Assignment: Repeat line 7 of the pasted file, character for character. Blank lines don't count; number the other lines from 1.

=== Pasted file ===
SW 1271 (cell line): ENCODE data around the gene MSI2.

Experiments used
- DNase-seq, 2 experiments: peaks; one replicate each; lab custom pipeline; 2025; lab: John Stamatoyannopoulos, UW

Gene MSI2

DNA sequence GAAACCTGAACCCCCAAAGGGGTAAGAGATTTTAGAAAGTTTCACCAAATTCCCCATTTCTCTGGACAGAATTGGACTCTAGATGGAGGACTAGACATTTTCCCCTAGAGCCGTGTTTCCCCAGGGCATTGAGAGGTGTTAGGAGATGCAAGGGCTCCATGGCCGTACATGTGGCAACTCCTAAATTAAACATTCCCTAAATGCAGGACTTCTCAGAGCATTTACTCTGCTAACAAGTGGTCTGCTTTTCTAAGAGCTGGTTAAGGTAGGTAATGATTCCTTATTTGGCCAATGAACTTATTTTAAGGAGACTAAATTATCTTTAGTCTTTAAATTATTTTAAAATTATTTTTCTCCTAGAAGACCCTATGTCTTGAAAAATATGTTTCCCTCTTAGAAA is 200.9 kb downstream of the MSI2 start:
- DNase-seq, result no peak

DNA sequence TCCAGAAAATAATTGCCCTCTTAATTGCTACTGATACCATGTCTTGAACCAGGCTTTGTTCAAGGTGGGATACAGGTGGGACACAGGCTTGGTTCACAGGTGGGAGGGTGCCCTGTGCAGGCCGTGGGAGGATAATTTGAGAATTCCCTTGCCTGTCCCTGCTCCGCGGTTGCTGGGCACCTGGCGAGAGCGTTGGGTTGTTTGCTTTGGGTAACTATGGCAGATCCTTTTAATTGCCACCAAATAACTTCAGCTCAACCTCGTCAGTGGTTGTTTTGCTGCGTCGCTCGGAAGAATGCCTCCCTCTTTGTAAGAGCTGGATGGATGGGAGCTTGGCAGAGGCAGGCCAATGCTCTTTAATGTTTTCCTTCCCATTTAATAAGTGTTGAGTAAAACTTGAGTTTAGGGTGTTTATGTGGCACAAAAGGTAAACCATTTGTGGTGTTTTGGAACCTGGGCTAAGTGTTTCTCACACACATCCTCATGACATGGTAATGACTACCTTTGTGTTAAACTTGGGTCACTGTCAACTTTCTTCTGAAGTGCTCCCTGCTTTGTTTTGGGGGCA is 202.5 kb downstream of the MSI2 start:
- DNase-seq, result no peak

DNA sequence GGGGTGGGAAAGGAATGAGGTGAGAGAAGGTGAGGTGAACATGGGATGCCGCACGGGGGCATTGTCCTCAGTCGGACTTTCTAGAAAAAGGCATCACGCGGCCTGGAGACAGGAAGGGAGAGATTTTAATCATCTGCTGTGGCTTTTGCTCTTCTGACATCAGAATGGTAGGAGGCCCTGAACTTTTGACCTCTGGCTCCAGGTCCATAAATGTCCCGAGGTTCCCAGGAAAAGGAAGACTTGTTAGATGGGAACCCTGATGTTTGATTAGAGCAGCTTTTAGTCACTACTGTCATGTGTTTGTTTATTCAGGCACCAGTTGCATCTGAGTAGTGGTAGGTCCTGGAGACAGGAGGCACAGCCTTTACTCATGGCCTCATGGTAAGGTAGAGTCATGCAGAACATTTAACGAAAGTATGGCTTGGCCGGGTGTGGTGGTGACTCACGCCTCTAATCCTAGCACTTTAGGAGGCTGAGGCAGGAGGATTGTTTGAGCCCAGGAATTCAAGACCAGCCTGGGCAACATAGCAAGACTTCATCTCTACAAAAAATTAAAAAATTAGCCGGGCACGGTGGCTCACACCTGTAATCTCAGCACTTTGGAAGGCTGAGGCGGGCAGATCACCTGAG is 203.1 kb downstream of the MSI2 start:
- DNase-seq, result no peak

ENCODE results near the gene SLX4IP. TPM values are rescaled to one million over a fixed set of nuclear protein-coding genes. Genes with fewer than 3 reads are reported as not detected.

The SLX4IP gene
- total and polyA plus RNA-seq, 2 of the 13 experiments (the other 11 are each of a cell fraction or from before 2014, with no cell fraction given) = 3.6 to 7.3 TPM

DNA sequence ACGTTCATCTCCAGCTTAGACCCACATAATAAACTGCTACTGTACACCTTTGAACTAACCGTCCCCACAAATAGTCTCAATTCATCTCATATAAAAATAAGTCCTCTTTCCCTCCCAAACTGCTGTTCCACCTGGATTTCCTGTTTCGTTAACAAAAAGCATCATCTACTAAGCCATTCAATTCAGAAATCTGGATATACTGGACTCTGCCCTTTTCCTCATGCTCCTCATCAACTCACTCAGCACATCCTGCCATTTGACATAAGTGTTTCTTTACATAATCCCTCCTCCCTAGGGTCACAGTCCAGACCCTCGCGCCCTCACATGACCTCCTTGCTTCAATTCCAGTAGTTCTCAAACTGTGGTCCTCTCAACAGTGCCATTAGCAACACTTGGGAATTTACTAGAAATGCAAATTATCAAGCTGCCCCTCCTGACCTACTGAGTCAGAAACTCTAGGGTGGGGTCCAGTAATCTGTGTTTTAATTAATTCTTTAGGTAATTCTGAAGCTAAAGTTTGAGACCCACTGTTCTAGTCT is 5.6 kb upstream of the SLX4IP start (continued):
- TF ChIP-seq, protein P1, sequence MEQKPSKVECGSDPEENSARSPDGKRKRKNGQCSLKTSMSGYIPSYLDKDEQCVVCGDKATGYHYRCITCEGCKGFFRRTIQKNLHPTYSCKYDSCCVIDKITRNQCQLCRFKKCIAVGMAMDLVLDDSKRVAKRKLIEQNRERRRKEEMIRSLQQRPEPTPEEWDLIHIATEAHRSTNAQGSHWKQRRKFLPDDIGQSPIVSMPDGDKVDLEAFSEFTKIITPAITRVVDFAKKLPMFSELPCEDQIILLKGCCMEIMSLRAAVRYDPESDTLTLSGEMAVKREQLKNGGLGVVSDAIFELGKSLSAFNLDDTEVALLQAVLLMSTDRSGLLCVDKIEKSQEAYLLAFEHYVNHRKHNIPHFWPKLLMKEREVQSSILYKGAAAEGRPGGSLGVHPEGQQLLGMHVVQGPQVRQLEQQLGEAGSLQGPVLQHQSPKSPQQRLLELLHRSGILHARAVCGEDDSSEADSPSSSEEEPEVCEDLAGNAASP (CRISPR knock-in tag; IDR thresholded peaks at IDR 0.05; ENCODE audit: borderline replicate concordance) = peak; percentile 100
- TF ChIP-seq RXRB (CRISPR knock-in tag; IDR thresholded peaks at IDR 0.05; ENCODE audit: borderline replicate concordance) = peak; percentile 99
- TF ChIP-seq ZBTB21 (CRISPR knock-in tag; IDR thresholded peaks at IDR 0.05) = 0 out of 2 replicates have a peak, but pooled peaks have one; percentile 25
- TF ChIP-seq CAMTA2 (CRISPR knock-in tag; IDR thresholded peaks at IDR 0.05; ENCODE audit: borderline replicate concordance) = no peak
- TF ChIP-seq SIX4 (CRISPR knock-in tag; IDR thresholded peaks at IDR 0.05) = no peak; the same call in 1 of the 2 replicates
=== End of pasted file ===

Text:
DNA sequence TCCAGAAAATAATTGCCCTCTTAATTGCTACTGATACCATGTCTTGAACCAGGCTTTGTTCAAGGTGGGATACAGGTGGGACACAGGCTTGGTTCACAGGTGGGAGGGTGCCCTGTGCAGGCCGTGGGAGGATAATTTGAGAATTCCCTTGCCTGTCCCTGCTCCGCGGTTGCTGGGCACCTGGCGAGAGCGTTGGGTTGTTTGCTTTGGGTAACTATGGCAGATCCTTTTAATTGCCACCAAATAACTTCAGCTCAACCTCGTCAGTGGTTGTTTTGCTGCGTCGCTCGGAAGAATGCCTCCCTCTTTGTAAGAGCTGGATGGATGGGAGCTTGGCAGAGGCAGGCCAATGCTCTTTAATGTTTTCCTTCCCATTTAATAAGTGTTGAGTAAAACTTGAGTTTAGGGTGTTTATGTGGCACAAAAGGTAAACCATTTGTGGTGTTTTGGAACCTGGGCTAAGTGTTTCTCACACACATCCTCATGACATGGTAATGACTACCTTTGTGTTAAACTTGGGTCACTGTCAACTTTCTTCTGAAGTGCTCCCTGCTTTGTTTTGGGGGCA is 202.5 kb downstream of the MSI2 start: